percent age scribbly gum

lost 33 percent age scribbly gum

we cut nature up. humour me, predict when caravans will fly; it’s a test, eggs laid between layers of old and new bark, the tracks of her gravid roaming revealed. words in wrong and senseless combinations, pacific plastic patch as big as texas; still the frantic crawl collide and crash headlong into the walls of the tract, head-butt into each other, push on past, stop, swerve a little, hit each other from behind. words beginning with /b/ in every language involve explosions, birth and loud noises, zigzag tracks. prey plankton, fish eggs, sea skaters, larvae of the scribbly gum moth. light flimsy flakes. tunnels whirl, accelerate and decelerate. scribbly gum moth, slang-worded as soon as she hits bark, the. gnomonicity by a percentage of pavement; self-similarity in upside-down scale. as in fractals the bark falls away– no practical obstacle now to the creation of an efficient index to all human knowledge, ideas and achievements―to the creation of a complete planetary memory.

if ‘nem’ were a size, what size would it be

small; small; little; little; little; little; little;
small; little; little; small; little; little; little; little;
little, of course; little; little; little; little; little; little; little; small;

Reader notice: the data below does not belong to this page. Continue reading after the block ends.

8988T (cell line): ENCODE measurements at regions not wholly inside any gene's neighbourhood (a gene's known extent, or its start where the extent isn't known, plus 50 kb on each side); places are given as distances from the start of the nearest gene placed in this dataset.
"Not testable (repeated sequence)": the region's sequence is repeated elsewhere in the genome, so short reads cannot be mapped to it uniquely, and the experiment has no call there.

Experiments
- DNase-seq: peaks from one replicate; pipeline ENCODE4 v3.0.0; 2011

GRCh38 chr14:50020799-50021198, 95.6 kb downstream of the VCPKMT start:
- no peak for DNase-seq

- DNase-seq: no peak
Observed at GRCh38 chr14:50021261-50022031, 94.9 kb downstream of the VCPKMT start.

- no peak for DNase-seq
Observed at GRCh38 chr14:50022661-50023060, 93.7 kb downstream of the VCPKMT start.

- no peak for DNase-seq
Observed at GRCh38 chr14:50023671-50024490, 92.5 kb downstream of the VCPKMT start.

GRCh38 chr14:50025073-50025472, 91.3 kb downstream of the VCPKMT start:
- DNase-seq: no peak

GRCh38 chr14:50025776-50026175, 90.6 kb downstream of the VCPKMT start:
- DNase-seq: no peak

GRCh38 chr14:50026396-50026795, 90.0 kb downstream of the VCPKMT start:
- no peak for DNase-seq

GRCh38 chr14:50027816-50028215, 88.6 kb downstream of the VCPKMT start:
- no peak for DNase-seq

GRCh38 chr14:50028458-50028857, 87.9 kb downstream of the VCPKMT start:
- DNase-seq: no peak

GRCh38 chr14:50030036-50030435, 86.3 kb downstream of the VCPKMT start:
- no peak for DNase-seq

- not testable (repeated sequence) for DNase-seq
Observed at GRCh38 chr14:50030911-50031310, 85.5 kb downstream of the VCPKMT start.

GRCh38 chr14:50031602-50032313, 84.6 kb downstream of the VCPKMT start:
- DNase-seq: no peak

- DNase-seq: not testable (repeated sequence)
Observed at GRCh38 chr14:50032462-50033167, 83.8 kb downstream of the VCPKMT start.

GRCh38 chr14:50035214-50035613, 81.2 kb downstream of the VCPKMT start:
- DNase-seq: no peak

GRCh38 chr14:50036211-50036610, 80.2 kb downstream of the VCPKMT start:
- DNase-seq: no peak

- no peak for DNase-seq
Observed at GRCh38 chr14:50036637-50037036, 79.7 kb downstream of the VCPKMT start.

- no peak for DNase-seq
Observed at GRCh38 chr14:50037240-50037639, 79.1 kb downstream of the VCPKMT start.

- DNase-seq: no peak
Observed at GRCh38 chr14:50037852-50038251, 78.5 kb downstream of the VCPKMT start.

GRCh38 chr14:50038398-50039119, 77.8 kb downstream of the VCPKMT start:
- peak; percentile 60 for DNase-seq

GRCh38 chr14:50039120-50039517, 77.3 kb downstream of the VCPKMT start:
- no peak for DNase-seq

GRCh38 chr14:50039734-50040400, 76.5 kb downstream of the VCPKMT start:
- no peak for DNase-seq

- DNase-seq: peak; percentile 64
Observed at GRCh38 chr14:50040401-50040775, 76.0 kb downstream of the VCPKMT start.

small; little; little; medium small; small; small; little; little; little;
little; little (size of a mouse); little; little; little; little;
little, n implies negation; small; small; small but not tiny;
med-small; little; little; little; little; little; little, little, little; little;
little; little; little; little; small; small; little;
little; little; little; little; little; little
or maybe medium; medium small; med-small
or maybe
big; big; big; big; big,
neither, na, both

Found poem based on the work of Margaret Magnus,

(Photo:foramin, very very very small, maybe nem-sized.)

If you are interested:

Poetry Parnassus interactive map: a verse from each olympic nation…

Two poems, a longer one and one nem-sized:

Many of us know Rick Black as a haiku poet and publisher but here is a lyric poem from Before There Is Nowhere to Stand, an anthology of poems arising out of Israel / Palestine. Rick is a book artist and poet, and the founding editor of Turtle Light Press. He lived in Israel for six years, studying literature at Hebrew University and then working as a journalist in the Jerusalem bureau of the New York Times..